Although Mastercigars Direct Ltd v Withers LLP  EWHC;  1 WLR 881 does give firms some leeway in terms of the ability to exceed an estimate it is not a good practice to rely upon this. In Mastercigars it was stated that it did not follow in every case that a solicitor was limited to recovering the sum in the estimate. However, an estimate is a factor in assessing the reasonableness of any charge – that is to say what, in all the circumstances, it is reasonable for clients to be expected to pay and the extent to which they have relied on any estimate given. The position where a private client with limited resources is facing a bill which exceeds an estimate is likely to be viewed very differently.
- Be clear as to what the retainer is intended to cover.
Legal work is complex and clients rarely understand that which is involved. It is essential, therefore, that you are clear and precise as to what the retainer is intended to cover. If there is a limitation upon the scope of a solicitor’s retainer, or if the retainer is only intended to take a matter up to an agreed point in proceedings, then the retainer should make that clear.
The 2007 case of Phelps v Stewarts  WTLR 1267 is an example of this very point. The case, which centred around a failure to give relevant advice on the tax consequences of setting up of a discretionary trust, involved a specialist trusts lawyer, Rosemary Phelps, who failed to give relevant advice resulting in her client losing ?181,000. In claiming a contribution from the firm instructing her, Phelps claimed she had not been asked to advise on discretionary trusts generally, but simply on a specific aspect of the trust. Clearly a point which should have been dealt with in detail in the original retainer.
The presumption in a case where a retainer is unclear is usually going to be in favour of a client – especially an unsophisticated client. As the judge in Phelps stated the obligation is upon the solicitor to ensure that steps are taken to ensure that the client understands the position.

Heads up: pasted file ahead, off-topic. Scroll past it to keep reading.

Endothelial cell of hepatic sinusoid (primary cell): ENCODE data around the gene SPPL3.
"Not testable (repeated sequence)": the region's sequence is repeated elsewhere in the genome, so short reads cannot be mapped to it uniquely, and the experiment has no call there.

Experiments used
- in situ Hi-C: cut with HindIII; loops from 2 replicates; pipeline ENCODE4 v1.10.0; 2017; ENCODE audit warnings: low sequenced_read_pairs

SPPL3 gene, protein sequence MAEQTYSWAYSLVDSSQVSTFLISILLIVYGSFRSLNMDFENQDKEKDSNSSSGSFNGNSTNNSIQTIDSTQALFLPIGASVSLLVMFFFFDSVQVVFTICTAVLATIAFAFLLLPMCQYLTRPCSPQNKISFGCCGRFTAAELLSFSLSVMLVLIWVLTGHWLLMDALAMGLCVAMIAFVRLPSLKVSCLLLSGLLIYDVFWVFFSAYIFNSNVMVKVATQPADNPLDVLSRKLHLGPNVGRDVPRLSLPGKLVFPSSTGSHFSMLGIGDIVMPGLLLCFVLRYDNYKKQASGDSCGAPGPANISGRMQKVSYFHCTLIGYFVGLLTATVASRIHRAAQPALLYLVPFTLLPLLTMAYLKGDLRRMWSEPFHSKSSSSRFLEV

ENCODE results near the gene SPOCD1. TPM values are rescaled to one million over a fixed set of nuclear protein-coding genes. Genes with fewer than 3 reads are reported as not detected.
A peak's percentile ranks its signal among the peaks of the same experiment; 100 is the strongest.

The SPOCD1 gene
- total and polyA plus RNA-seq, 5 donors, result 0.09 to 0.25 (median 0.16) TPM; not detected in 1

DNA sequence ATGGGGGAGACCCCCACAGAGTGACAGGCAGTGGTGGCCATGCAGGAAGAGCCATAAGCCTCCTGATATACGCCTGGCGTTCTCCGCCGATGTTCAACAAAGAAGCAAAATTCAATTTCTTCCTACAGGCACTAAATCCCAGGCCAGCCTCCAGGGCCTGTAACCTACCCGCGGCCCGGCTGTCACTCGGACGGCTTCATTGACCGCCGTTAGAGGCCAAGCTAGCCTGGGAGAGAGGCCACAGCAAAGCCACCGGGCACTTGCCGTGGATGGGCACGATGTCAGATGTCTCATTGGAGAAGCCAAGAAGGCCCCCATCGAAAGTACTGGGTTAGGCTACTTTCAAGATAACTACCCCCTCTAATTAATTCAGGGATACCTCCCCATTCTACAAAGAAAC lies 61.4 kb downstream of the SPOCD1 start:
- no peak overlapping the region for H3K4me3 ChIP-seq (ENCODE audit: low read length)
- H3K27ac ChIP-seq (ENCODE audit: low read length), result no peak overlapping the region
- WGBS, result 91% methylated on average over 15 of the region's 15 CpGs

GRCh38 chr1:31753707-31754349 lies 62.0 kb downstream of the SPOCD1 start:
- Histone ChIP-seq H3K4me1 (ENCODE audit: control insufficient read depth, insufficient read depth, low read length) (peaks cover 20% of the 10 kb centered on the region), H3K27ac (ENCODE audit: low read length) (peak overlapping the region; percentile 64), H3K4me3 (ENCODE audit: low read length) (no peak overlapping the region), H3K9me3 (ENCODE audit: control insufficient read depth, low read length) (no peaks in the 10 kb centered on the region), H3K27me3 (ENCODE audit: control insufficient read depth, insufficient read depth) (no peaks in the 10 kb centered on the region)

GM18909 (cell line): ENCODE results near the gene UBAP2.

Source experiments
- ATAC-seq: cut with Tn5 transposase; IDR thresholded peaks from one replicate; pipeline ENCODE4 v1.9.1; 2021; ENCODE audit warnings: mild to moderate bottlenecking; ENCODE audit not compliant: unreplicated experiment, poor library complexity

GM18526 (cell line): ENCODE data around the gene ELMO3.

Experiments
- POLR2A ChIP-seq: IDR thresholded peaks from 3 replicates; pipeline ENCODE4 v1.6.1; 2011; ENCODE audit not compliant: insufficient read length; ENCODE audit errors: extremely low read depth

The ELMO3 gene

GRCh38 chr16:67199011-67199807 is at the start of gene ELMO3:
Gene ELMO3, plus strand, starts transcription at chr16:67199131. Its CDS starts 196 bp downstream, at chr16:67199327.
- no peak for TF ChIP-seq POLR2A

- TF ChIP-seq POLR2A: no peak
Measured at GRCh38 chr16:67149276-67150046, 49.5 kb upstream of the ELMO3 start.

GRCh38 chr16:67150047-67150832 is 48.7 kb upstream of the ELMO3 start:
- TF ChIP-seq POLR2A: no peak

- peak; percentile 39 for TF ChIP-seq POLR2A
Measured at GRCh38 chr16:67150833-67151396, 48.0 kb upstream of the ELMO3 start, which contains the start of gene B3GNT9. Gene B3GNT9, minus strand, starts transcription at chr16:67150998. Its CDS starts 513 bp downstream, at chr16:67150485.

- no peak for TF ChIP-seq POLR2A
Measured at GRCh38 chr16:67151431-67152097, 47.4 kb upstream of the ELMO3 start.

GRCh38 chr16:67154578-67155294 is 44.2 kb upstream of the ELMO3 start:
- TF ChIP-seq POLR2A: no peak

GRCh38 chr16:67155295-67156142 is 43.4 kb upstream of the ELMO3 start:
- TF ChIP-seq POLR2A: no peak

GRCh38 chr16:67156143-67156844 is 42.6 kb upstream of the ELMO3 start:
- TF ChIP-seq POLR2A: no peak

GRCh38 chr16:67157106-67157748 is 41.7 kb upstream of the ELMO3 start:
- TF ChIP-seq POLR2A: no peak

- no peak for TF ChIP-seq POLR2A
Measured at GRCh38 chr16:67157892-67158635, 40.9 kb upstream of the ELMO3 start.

- Ensure that as a firm you know what is in your own terms and conditions and that you abide by them.
In the Minkin case the firm’s own conditions stated that the retainer could be terminated only “on giving you reasonable prior written notice”. This notice was not given and so the firm was held to be in breach of the retainer.
Importantly, it is essential that everyone undertaking client work knows what is in any standard retainer letters and the firms terms and conditions. It is not enough that they are drafted carefully – they must also be explained fully.
- Be circumspect as to the means by which you end a retainer
Rule 2.01(2) of the Code states “You must not cease acting for a client except for good reason and on reasonable notice.” Thus you are not entitled to stop acting without good reason and it is vital that the client be given adequate notice – if only so that they have the opportunity to put in place alternative representation arrangements.
The Code goes on to state at notes 8 & 9:
“(8) ……Examples of good reasons include where there is a breakdown in confidence between you and the client, and where you are unable to obtain proper instructions.
(9) If there is good reason to cease acting, you must give reasonable notice to the client. What amounts to reasonable notice will depend on the circumstances. For example, it would normally be unreasonable to stop acting for a client immediately before a court hearing where it is impossible for the client to find alternative representation.”